In the following pictures you can see the apron edge. Note that although tapered the line of the taper is a straight line.

    We also have to hem our fabrics as they do not have a Kilt Selvedge.

    So, the first thing I have to do is lay-out and mark the pleats. I don't have a Sett to follow so the total distance between the pleats is determined by the stiffness of the fabric.

    I lay-out the pleats first because with the large grid on my tables I can insure accurate 90 degree angles of pleat to hem.

    I them mark out the apron edges, Deep and Reverse Pleats. Again, the depth of these is a function of fabric stiffness.

    Now we come to those pesky apron tips. Because I lay-out and hem the fabric before anything else I have to lay-out the Apron Tips at the same time as the Hem so I can sew them all at once.

    Here's what it looks like on the table.



    And here is the same area from the back side. You can see the continuous hem here.



    So what does this look like after the pleats are formed?

    Well, here is the back side of the apron just as it will be when finished.



    No matter if you are making a Full Traditional Kilt or a Contemporary Kilt, if you want it to look good you taper your apron edges and you take care of the apron tips. How that is done is all a function of the fabric.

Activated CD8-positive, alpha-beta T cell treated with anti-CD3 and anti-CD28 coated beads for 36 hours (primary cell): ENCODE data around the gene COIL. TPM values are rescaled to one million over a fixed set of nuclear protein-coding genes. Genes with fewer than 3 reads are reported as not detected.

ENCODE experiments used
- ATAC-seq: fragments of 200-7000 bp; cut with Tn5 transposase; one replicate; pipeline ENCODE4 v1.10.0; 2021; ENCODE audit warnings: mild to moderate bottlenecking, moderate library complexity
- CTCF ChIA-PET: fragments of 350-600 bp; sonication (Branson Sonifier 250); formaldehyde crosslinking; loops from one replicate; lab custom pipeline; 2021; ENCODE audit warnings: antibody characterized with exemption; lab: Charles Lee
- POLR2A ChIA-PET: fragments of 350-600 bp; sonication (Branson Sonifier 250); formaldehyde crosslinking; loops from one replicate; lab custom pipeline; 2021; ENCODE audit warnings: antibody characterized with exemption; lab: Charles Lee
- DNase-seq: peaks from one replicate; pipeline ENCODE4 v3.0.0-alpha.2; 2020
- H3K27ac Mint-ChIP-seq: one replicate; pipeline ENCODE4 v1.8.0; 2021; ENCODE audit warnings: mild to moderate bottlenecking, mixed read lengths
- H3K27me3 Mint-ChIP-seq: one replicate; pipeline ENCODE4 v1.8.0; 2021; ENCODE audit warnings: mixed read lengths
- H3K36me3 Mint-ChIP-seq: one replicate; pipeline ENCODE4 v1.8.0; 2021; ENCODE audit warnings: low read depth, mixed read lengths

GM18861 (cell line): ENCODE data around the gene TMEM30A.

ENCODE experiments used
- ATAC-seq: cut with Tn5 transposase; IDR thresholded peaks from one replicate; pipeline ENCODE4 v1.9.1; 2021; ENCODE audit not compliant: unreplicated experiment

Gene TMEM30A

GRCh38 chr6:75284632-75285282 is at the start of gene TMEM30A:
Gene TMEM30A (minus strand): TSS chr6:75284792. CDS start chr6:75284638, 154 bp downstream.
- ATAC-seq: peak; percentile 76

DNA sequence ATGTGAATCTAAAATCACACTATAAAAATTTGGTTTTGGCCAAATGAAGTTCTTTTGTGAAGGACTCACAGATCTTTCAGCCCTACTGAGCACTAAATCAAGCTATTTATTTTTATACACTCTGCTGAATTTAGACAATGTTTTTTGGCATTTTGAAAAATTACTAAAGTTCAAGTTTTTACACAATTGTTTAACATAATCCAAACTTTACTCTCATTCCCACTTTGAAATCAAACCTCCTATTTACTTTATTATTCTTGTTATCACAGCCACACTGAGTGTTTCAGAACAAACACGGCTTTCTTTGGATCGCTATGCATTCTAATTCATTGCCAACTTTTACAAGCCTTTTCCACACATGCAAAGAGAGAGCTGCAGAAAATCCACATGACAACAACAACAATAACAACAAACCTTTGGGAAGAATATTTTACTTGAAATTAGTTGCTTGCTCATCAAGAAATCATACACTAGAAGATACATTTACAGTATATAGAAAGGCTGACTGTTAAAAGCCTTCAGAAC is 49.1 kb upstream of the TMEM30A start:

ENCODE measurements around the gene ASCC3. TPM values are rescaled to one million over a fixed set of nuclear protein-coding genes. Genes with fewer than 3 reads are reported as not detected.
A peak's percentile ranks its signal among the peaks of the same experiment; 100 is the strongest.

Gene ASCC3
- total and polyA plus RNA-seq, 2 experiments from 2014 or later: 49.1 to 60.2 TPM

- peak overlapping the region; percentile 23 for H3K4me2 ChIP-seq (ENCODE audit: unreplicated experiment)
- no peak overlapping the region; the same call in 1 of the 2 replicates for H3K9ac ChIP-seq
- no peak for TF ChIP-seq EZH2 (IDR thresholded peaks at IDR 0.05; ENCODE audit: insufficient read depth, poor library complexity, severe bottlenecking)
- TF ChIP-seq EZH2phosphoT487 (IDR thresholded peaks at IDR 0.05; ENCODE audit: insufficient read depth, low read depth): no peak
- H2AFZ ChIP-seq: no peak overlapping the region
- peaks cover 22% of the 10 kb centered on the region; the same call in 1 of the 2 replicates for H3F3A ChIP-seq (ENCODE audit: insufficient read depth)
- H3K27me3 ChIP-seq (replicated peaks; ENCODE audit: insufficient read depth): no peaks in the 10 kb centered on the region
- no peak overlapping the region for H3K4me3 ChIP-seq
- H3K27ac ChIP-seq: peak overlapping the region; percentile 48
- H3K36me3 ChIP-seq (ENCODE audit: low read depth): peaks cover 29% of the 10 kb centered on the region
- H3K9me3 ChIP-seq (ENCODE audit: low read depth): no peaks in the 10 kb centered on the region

Steve Ashton
    www.freedomkilts.com
    Skype (webcam enabled) thewizardofbc
    I wear the kilt because:
    Swish + Swagger = Swoon.

  9. #9
    Join Date
    21st December 05
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    Thanks for the explanation Barb. I have often wondered what these little areas of hemming were for when the rest of the kilt had a selvedge instead of a hem.
    Vice-President and Regional Director for Scotland for Clan Cunningham International, and a Scottish Armiger.

  10. #10
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    I raise the outer edge of the under apron pleats at the waist, so there is a triangle of double fabric 1/4 to 1/2 an inch higher than the rest of the top edge of the aprons, tapering down to nothing at the start of the pleats.

    Fascinating.

    Anne the Pleater